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The Balcones Escarpment :

Early Human Populations along the Balcones Escarpment, p.55-62

by Thomas R. Hester

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Evidence of prehistoric human habitation of the Balcones Escarpment region of Texas can be traced to at least 11,000 years ago. The cultural chronology of the Balcones Escarpment is divided into three major prehistoric periods: Paleo-Indian, Archaic, and Late Prehistoric. A brief overview of this cultural sequence is provided. However, the paper focuses on the early occupations of Paleo-Indian times. Some paleontological sites, such as Friesenhahn Cave, have yielded chipped chert flakes suggestive of even earlier occupation, but the situation is certainly not resolved at this time. Other sites have associated human artifacts and late Pleistocene fauna; at others, fluted points, such as Clovis and Folsom, are indicative of great antiquity. The latter part of the Paleo-Indian period, in the early Holocene, presents some interpretative problems that are discussed here.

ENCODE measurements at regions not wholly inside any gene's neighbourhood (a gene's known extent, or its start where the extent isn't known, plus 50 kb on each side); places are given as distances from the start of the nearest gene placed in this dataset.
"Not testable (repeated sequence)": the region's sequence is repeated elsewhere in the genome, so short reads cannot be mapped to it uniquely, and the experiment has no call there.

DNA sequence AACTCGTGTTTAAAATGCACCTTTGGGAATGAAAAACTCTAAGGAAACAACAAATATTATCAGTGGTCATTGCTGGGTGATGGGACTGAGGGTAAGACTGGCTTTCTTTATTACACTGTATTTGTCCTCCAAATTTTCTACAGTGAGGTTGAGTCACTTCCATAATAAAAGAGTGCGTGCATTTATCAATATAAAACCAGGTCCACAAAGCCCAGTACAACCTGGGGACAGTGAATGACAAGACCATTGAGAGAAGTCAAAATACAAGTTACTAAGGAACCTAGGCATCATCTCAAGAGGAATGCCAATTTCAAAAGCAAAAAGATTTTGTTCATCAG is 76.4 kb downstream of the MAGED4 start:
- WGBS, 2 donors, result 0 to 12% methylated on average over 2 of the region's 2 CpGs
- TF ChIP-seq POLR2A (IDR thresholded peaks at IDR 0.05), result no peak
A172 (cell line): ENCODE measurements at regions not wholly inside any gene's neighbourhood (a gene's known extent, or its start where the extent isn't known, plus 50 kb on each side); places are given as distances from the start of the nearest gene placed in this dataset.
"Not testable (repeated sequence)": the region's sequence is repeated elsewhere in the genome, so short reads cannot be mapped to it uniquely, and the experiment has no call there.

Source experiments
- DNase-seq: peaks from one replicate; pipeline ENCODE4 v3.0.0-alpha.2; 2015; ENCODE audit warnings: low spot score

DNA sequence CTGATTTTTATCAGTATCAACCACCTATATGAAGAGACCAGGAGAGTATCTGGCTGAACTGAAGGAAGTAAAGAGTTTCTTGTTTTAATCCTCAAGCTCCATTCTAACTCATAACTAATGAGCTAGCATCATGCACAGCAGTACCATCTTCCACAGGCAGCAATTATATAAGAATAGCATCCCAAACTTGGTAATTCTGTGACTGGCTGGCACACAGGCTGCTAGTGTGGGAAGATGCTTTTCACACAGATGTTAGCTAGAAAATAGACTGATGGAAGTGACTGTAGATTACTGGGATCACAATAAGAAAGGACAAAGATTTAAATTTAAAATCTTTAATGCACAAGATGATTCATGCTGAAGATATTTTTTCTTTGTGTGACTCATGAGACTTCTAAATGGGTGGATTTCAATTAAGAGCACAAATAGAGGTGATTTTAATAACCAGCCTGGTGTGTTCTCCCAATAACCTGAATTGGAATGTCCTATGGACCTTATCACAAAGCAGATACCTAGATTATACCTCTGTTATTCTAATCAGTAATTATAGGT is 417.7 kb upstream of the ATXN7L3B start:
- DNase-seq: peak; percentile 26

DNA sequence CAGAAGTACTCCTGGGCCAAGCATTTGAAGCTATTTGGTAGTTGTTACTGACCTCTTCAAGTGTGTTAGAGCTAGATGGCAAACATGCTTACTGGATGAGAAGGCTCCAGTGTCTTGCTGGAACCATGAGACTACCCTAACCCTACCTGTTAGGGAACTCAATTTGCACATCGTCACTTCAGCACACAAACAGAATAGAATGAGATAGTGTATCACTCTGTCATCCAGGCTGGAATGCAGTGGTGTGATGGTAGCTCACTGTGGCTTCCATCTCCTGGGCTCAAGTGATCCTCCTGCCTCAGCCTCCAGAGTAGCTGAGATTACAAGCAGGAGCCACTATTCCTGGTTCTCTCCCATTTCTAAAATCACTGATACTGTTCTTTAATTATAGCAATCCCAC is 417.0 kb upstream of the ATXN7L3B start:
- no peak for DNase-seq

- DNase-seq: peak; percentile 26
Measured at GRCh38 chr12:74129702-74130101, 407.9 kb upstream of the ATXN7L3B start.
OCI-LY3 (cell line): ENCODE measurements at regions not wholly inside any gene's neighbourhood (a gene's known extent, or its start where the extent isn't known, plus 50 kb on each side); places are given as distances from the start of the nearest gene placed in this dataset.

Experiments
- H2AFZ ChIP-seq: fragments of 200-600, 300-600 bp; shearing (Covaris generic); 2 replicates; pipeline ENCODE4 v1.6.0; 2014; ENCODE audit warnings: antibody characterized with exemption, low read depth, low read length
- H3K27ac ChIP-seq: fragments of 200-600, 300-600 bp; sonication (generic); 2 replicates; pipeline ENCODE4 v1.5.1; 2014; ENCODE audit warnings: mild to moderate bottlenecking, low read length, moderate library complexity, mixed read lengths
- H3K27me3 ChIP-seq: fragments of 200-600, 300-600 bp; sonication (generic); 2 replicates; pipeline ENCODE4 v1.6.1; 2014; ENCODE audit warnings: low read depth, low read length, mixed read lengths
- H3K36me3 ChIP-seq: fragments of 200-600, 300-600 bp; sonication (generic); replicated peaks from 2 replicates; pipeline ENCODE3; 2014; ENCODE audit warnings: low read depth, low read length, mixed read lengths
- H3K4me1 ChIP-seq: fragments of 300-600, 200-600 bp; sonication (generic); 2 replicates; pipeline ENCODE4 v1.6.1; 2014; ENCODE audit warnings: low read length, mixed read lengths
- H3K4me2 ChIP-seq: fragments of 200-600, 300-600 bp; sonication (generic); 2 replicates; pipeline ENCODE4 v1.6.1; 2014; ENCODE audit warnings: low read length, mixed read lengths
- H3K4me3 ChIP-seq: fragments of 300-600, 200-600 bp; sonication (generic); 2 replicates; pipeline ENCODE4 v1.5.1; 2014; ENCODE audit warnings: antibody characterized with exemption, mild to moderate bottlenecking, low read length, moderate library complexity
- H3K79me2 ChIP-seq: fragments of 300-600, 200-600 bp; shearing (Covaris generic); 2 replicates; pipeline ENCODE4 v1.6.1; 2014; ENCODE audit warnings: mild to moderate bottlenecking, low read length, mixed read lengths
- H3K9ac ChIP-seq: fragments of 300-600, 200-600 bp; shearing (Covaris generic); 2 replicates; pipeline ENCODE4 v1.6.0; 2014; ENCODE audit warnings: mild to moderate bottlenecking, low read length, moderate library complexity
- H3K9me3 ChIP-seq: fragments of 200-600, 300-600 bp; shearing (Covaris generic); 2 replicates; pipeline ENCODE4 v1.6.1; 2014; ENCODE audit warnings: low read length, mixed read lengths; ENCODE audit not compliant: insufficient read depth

Continuing archaeological investigations in this region, particularly large survey and excavation programs, need the participation of geomorphologists. Through interdisciplinary collaborative research, a better job can be done of locating deeply buried Archaic and Paleo-Indian sites. Geomorphologists can contribute to the interpretation of site deposit formation and can address the problem of ancient climatic patterns that may be revealed in gravel deposits at some sites.